Disney+ has gotten off to a roaring start, reaching 28.6 million paying subscribers since its November launch. Growing its subscriber counts has become critically important, and already some analysts and consumers have complained that they canceled Disney+ after watching the eight episodes of “The Mandalorian.” The next huge marquee series for Disney+ comes this summer with “The Falcon and the Winter Soldier.”
Chapek is not viewed to be as charismatic as Iger, who has toyed with the idea of going into politics. People who know Chapek describe him as a straightforward manager who is not one to sugarcoat.
“If you’re not doing well, you’re going to hear about it, and if you’re doing well, you’re going to hear about it,” said Jim Cora, former chairman of Disneyland International, who retired in 2001. “He’s creative, he’s industrious, he cares about the show, and he listens, and that says a lot.”
Chapek joined Disney in 1993 after stints in packaged goods with H.J. Heinz and the advertising industry with J. Walter Thompson.
As president of home entertainment, Chapek spearheaded the company’s “vault” strategy — a controversial but effective tactic that kept classic animated titles off video store shelves for long periods of time.
Amid a restructuring, he was promoted to president of distribution for Walt Disney Studios in 2009, putting him in charge of distributing movies through theatrical exhibition, home entertainment, pay TV and digital platforms. Two years later, he became head of consumer products, focusing on building strategies around popular brands.
“Chapek was running Disney’s home video when it was VHS tapes — now he will be overseeing the formation of Disney’s streaming era,” Bernstein Co. analyst Todd Juenger said in a research report.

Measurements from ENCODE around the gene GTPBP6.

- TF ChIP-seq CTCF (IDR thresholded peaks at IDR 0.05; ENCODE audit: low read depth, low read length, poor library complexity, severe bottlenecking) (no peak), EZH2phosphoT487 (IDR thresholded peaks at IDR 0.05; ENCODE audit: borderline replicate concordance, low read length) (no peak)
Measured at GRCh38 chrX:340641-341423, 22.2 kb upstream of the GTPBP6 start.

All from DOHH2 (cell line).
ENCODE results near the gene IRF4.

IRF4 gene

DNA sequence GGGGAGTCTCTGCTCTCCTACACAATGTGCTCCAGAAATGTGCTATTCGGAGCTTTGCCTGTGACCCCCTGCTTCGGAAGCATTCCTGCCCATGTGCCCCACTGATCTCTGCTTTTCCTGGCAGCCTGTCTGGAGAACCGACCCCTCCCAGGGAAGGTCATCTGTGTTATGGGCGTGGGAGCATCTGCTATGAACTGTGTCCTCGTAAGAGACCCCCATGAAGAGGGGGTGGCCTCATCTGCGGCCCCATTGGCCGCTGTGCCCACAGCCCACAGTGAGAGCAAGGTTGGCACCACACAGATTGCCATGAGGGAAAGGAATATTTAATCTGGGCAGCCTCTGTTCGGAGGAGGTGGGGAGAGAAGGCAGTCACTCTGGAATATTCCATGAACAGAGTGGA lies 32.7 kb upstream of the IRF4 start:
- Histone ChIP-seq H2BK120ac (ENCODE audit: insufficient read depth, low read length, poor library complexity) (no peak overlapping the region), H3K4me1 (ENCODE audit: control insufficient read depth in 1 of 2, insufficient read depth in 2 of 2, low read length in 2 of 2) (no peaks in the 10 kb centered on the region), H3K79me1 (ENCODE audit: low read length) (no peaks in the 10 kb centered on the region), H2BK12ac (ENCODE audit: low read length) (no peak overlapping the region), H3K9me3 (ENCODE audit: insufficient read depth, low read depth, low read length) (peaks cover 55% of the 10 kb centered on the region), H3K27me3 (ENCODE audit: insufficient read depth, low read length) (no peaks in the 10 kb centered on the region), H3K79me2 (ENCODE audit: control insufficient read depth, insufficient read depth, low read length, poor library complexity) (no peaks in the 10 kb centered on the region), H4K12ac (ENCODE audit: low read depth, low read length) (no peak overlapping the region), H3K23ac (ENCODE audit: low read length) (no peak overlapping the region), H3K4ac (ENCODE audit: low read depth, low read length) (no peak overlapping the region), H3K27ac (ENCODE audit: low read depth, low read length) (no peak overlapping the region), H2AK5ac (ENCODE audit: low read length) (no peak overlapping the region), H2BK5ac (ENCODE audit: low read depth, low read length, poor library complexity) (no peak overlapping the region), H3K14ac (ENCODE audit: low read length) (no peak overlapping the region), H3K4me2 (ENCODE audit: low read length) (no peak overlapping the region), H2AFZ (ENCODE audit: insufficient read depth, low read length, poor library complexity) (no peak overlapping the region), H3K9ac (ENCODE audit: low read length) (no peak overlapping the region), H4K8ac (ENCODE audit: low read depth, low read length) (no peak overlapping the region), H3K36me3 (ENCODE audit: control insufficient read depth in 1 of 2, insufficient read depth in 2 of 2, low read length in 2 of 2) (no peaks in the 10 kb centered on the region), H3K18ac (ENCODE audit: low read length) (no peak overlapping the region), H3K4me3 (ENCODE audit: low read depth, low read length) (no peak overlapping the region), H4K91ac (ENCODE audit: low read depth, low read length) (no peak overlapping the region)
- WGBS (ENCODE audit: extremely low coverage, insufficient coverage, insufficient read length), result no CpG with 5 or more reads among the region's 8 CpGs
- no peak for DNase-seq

As president of parks and resorts, he oversaw a massive expansion, including the opening of Shanghai Disney Resort in 2016.
In Iger’s 2019 book, “The Ride of a Lifetime,” he describes relying on Chapek during a confluence of crises involving Disney parks when they were in China for the debut: the shooting at the Pulse nightclub that killed two Disney employees, and an alligator attack at a Disney resort that killed a young boy. Iger wrote that he told Chapek to make sure that an animal attack like that would never happen again. “We’re on it,” Chapek said, according to Iger’s book.
The parks job has come with some difficulties. The opening of the Star Wars: Galaxy’s Edge attractions were well-received because of their immersive fantasy realism. However, the company was criticized for its early efforts to manage the expected influx of crowds, and initial attendance fell short of expectations.
Nonetheless, said Coan, the company has shown an ability to recover quickly from such stumbles. Indeed, reviews of the new Rise of the Resistance ride have been stellar.
“While there may have been hiccups, they are aggressively overcoming those problems,” Coan said. “I would suspect [Chapek] learned from those challenges.”
The 14-acre lands at Disneyland and Walt Disney World are about to introduce the impressive ride Star Wars: Rise of the Resistance. It may be just what Galaxy’s Edge needs.
Inside the business of entertainment
The Wide Shot brings you news, analysis and insights on everything from streaming wars to production — and what it all means for the future.
You may occasionally receive promotional content from the Los Angeles Times.